The Western Cape government and Eskom have assured communities that have been affected by the power outages since 3 February that they are working around the clock to ensure power is restored as soon as possible.
The power utility’s coastal general manager, Mbulelo Yedwa, said resources and manpower are being directed to ensure that communities and businesses have electricity. He added that the electricity is expected to be restored by 15 February.
Areas affected by power cuts include Laingsburg, Ladismith, Leeu-Gamka, Swartberg, Merweville, Matjiesfontein, and Prince Albert following a devastating storm a week ago.
“The additional construction teams have arrived on site to support the three teams in shortening the time for assembly of temporal structures as well as securing and anchoring of existing lines,” he said.
According to Yedwa, his team has managed to identify the root cause of the long duration, which was the faulty mini-substation impacted by a severe thunderstorm a week ago.
Western Cape disaster management chief director Colin Deiner said an assessment is still being done in terms of agriculture to ensure that farming operations continue.
“The economic cluster meets daily to discuss the impact of food security and the impact on businesses in all the areas that are affected by power cuts.
“The health department has deployed a team to investigate food quality in stores as there is currently no electricity,” he said.
Deiner said health and education facilities have been severely impacted. Hospitals in the affected towns are running on generators, nine schools are affected, and water supply remains the major challenge.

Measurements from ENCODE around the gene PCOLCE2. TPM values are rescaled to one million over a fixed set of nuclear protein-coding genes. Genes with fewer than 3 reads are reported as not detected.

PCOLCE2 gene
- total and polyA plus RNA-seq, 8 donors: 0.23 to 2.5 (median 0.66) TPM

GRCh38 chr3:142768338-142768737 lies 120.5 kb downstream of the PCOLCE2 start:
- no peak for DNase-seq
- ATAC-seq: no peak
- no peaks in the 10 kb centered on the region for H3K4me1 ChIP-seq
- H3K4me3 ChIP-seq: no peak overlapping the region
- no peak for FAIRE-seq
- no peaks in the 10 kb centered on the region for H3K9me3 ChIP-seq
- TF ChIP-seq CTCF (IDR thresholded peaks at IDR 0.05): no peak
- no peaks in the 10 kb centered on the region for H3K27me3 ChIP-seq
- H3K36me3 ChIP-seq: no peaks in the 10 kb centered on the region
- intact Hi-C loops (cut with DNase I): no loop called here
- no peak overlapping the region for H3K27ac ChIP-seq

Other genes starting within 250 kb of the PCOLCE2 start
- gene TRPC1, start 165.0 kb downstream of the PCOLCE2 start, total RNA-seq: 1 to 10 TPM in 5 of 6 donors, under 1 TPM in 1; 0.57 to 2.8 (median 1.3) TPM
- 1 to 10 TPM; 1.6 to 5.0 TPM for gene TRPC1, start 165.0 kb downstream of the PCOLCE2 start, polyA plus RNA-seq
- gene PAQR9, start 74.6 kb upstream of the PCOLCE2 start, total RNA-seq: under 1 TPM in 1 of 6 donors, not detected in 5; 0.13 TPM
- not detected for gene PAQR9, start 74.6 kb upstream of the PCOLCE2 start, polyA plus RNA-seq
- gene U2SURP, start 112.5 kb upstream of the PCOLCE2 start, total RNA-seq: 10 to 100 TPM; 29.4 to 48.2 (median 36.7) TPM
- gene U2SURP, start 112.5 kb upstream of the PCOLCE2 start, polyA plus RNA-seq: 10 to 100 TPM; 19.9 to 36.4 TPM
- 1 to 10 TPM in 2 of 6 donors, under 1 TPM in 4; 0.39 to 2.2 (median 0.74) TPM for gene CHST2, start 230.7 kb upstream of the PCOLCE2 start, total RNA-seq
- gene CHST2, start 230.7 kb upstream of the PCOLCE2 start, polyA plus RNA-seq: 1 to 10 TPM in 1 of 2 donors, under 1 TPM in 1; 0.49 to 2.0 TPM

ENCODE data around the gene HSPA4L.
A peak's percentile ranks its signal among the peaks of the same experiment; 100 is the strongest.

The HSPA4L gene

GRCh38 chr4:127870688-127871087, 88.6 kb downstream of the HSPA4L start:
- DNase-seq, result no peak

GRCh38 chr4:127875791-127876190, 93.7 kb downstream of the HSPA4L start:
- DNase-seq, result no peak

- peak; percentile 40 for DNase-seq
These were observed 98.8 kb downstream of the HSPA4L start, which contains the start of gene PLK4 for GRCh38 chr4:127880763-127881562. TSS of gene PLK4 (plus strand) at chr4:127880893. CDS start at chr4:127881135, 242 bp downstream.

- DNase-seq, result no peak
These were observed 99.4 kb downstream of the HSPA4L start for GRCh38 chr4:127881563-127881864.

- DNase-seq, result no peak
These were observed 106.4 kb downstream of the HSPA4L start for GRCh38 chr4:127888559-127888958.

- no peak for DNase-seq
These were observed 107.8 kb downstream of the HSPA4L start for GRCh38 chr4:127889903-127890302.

‘We need to work together’
Premier Alan Winde commended the unity and hard work, including from farmers who have assisted with water and generators at schools and clinics. He said the impact is felt by every sector as there is no electricity.
“It is quite a difficult call because it is not easy to put yourself in such situation. We were used to load shedding – the power goes for a certain time and it comes back – but when there is no electricity it is a problem and that is what really concerns me.
“There is no electricity, there is no power on those farms, but we want to thank organised agriculture for coming up and stepping in in terms of ensuring operations, where possible, are running, ” he said.
Jannie Strydom, chief executive officer of Agri Western Cape, said they have been in constant contact with farmers who are affected by power outages.
“The situation at this stage is quite dire, but all relevant role players are working to resolve the situation as soon as possible. Disaster management and the various departments and municipalities are supporting critical areas with generators and humanitarian needs and we would like to thank the provincial disaster management centre for their swift response and effective communication,” he said.
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